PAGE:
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Fortier v. Berryhill

United States District Court, W.D. Washington, Tacoma

February 20, 2018

DANIEL FORTIER, Plaintiff,
v.
NANCY A BERRYHILL, Acting Commissioner of Social Security, Defendant.

          ORDER REVERSING AND REMANDING DEFENDANT'S DECISION TO DENY BENEFITS

          David W. Christel United States Magistrate Judge.

         Plaintiff Daniel Fortier filed this action, pursuant to 42 U.S.C. § 405(g), for judicial review of Defendant's denial of his application for disability insurance benefits (“DIB”). Pursuant to 28 U.S.C. § 636(c), Federal Rule of Civil Procedure 73 and Local Rule MJR 13, the parties have consented to have this matter heard by the undersigned Magistrate Judge. See Dkt. 4.

         The Court finds the Administrative Law Judge (“ALJ”) failed to consider the opinion of Drs. James Davison, Ph.D. and Lauren Hollrah, Ph.D. when finding Plaintiff not disabled. Had the ALJ given great weight to these two opinions, the residual functional capacity (“RFC”) assessment may have included additional limitations. The ALJ's error is therefore not harmless, and this matter is reversed and remanded pursuant to sentence four of 42 U.S.C. § 405(g) to the Acting Commissioner for further proceedings consistent with this Order.

         FACTUAL AND PROCEDURAL HISTORY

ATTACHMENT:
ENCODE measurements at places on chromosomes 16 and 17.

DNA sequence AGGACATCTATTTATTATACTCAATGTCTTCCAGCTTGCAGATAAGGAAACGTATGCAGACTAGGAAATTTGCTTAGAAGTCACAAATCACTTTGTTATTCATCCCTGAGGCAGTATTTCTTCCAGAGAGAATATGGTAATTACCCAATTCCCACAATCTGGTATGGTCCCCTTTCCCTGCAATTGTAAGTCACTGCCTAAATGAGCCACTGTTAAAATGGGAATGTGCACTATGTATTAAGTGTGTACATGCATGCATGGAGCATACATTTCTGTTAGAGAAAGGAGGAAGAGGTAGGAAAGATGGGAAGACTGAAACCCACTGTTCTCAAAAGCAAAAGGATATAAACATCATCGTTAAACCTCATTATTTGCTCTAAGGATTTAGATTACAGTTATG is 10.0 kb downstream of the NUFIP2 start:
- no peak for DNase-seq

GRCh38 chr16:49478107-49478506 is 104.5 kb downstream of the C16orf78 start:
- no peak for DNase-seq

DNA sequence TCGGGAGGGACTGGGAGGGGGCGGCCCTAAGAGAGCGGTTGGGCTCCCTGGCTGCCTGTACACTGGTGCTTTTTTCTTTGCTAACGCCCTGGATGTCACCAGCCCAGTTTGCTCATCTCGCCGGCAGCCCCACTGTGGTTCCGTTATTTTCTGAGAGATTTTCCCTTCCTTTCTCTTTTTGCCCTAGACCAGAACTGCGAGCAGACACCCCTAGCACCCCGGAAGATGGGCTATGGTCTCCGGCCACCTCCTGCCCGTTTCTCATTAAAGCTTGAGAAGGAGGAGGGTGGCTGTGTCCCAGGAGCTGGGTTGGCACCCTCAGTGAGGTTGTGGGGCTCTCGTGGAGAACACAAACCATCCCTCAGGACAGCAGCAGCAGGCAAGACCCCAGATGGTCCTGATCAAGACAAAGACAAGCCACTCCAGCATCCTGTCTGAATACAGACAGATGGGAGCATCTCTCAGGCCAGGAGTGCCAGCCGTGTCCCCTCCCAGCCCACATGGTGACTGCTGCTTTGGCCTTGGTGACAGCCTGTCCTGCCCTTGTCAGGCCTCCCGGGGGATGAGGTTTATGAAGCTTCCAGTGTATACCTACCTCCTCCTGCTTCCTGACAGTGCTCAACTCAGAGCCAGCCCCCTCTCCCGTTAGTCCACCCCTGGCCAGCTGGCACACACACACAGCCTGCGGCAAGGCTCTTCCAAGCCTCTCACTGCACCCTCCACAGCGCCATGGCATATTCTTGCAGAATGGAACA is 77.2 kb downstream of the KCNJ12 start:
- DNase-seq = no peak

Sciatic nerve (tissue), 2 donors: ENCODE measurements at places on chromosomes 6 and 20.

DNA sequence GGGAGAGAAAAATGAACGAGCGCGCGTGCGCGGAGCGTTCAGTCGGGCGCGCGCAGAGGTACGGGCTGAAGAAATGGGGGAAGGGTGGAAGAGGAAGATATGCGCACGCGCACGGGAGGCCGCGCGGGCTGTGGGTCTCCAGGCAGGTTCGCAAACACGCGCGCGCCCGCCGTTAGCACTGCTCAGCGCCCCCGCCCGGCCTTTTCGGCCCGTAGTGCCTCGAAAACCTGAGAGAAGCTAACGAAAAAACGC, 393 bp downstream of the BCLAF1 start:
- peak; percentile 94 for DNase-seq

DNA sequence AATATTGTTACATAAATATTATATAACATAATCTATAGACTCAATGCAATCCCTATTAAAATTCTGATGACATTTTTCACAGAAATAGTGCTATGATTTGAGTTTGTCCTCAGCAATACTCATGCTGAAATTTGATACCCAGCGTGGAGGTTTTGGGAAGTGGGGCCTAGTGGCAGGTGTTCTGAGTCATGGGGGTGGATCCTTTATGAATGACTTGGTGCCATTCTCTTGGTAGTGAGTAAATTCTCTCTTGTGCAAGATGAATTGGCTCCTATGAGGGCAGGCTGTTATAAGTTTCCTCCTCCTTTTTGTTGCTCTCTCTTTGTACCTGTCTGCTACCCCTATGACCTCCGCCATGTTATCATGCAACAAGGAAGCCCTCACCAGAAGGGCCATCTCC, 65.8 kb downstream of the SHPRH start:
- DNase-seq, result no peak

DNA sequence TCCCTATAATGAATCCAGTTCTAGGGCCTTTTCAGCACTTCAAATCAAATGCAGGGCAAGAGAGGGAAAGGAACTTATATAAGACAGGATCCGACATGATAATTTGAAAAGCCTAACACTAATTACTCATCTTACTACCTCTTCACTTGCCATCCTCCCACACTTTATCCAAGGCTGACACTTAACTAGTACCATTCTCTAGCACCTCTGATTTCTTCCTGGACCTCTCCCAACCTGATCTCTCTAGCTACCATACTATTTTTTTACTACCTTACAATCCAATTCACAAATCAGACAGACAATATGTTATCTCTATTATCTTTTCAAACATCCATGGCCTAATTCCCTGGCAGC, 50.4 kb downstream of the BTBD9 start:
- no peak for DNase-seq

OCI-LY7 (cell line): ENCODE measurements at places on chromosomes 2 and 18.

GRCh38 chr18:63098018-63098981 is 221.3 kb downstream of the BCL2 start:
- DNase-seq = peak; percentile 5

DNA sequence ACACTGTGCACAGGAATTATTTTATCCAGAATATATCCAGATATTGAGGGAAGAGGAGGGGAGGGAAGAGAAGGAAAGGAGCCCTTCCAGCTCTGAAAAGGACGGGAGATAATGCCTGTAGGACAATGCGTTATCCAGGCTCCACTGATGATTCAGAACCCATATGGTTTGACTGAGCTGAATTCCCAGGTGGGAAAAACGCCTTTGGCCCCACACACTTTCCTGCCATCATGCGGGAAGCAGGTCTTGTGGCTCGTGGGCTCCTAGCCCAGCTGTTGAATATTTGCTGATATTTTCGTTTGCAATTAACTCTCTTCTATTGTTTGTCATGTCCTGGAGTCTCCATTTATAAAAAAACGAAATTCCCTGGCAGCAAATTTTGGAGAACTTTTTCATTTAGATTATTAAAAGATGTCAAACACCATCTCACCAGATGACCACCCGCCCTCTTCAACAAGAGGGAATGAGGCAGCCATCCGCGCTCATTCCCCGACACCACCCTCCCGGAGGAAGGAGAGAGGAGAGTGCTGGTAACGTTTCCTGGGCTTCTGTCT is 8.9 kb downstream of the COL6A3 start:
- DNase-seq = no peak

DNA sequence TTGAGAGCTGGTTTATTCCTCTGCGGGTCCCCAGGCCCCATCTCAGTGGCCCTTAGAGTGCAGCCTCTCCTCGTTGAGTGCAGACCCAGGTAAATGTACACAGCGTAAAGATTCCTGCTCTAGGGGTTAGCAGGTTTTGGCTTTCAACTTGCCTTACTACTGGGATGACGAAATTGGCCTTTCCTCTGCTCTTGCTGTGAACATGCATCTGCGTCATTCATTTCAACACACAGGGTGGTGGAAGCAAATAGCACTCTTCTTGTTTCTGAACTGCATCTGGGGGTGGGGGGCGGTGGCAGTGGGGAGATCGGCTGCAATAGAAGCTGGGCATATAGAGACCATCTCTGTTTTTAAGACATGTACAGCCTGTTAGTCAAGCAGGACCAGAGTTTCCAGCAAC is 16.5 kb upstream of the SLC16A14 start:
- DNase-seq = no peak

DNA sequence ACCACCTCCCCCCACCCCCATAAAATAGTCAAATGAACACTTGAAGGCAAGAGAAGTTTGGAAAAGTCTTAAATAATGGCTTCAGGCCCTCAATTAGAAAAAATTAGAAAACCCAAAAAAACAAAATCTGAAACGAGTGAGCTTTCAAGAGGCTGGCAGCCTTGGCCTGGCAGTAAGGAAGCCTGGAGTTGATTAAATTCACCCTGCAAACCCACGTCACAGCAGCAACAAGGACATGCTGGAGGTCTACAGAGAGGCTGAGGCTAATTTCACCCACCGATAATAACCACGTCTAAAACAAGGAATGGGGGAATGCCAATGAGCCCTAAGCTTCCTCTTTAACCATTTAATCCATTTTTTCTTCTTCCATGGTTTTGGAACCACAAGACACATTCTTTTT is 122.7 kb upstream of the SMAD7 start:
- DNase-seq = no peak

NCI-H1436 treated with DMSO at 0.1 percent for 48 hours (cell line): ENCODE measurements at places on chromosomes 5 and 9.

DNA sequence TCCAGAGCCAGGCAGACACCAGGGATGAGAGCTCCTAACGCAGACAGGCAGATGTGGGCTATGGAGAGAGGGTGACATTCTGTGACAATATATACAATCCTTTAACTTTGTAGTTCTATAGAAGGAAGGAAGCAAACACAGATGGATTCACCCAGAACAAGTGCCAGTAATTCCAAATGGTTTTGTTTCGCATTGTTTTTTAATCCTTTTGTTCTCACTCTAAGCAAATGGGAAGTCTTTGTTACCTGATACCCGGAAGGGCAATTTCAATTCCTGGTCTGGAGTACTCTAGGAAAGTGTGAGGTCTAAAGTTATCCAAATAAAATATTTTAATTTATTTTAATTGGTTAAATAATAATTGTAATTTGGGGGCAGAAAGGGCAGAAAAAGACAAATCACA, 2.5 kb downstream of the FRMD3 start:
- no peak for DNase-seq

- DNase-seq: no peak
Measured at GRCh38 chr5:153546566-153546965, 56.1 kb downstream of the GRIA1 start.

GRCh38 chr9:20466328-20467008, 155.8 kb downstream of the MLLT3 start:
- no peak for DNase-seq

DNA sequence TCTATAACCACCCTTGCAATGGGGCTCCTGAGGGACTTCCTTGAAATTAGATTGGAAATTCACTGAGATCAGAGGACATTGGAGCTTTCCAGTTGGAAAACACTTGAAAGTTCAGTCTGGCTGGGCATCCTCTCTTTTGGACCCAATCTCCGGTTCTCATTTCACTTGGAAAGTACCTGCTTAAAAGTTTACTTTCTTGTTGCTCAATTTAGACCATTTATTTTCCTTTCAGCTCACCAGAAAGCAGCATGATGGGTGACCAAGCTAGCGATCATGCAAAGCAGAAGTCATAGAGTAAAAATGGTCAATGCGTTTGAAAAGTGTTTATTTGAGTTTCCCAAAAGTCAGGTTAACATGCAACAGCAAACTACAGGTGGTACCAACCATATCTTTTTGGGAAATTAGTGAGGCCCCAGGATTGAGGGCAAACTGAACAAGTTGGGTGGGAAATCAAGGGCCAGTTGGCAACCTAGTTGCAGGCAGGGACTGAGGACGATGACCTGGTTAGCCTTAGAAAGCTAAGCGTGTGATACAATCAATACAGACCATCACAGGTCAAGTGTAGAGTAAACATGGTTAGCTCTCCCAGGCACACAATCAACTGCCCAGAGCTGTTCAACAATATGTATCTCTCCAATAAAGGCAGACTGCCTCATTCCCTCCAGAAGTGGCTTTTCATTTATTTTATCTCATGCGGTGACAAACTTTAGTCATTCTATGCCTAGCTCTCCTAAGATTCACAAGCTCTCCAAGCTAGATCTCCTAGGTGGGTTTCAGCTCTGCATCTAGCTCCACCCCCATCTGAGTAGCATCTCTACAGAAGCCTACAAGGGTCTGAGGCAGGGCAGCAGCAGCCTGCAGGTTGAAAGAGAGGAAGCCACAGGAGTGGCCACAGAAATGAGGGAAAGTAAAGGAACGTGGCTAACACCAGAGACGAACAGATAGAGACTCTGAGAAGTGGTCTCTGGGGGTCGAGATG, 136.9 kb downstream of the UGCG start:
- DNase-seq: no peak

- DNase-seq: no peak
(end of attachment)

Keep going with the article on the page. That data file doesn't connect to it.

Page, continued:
On January 22, 2015, Plaintiff filed an application for DIB, alleging disability as of January 14, 2013. See Dkt. 7, Administrative Record (“AR”) 98. The application was denied upon initial administrative review and on reconsideration. See AR 98. A hearing was held before ALJ Cynthia Rosa on August 25, 2016. See AR 122-48. In a decision dated January 31, 2017, the ALJ determined Plaintiff was not disabled. See AR 98-116. On February 27, 2017, Plaintiff amended his disability onset date to April 15, 2015. AR 8. Plaintiff sought review of the ALJ's decision and submitted new evidence, including evaluations completed by Drs. James Davison, Ph.D. and Lauren Hollrah, Ph.D, to the Appeals Council. See AR 10-14. The Appeals Council considered the new evidence and denied Plaintiff's request for review, making the ALJ's decision the final decision of the Commissioner. See AR 149-51; 20 C.F.R. § 404.981, § 416.1481.

         In Plaintiff's Opening Brief, Plaintiff maintains: (1) the administrative record, including an evaluations completed by Drs. Davison and Hollrah, fails to provide substantial evidence to support the ALJ's decision to deny disability benefits; (2) the ALJ improperly discounted Plaintiff's subjective claims; and (3) the ALJ erred at Step 5 of the sequential evaluation process. See Dkt. 11, p. 1.

         STANDARD OF REVIEW

         Pursuant to 42 U.S.C. § 405(g), this Court may set aside the Commissioner's denial of social security benefits if the ALJ's findings are based on legal error or not supported by substantial evidence in the record as a whole. Bayliss v. Barnhart, 427 F.3d 1211, 1214 n.1 (9th Cir. 2005) (citing Tidwell v. Apfel, 161 F.3d 599, 601 (9th Cir. 1999)).

         DISCUSSION

         I. Whether the ALJ's decision is supported by substantial evidence in light of the new evidence submitted to the Appeals Council and included in the administrative record.